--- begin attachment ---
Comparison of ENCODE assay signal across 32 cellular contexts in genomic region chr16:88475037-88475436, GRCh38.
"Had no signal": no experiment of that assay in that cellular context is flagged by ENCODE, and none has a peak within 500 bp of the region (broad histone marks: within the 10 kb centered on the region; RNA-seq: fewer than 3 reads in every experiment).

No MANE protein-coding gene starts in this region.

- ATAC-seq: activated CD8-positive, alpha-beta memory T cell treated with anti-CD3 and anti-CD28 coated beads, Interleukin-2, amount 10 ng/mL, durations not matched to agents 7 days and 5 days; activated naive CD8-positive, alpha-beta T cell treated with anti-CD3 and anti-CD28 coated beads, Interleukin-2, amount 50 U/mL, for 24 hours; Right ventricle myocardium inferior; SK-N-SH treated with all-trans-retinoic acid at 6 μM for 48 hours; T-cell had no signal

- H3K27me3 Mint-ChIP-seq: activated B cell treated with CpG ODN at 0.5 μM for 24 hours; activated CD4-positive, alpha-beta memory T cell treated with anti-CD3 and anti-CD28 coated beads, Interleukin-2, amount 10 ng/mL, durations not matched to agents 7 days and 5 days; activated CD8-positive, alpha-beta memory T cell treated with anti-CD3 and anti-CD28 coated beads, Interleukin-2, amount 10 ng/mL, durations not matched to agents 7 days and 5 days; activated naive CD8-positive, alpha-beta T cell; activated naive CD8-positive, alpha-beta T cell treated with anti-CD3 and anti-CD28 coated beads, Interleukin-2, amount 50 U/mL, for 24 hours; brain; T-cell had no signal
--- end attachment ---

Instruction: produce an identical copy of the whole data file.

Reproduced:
Comparison of ENCODE assay signal across 32 cellular contexts in genomic region chr16:88475037-88475436, GRCh38.
"Had no signal": no experiment of that assay in that cellular context is flagged by ENCODE, and none has a peak within 500 bp of the region (broad histone marks: within the 10 kb centered on the region; RNA-seq: fewer than 3 reads in every experiment).

No MANE protein-coding gene starts in this region.

- ATAC-seq: activated CD8-positive, alpha-beta memory T cell treated with anti-CD3 and anti-CD28 coated beads, Interleukin-2, amount 10 ng/mL, durations not matched to agents 7 days and 5 days; activated naive CD8-positive, alpha-beta T cell treated with anti-CD3 and anti-CD28 coated beads, Interleukin-2, amount 50 U/mL, for 24 hours; Right ventricle myocardium inferior; SK-N-SH treated with all-trans-retinoic acid at 6 μM for 48 hours; T-cell had no signal

- H3K27me3 Mint-ChIP-seq: activated B cell treated with CpG ODN at 0.5 μM for 24 hours; activated CD4-positive, alpha-beta memory T cell treated with anti-CD3 and anti-CD28 coated beads, Interleukin-2, amount 10 ng/mL, durations not matched to agents 7 days and 5 days; activated CD8-positive, alpha-beta memory T cell treated with anti-CD3 and anti-CD28 coated beads, Interleukin-2, amount 10 ng/mL, durations not matched to agents 7 days and 5 days; activated naive CD8-positive, alpha-beta T cell; activated naive CD8-positive, alpha-beta T cell treated with anti-CD3 and anti-CD28 coated beads, Interleukin-2, amount 50 U/mL, for 24 hours; brain; T-cell had no signal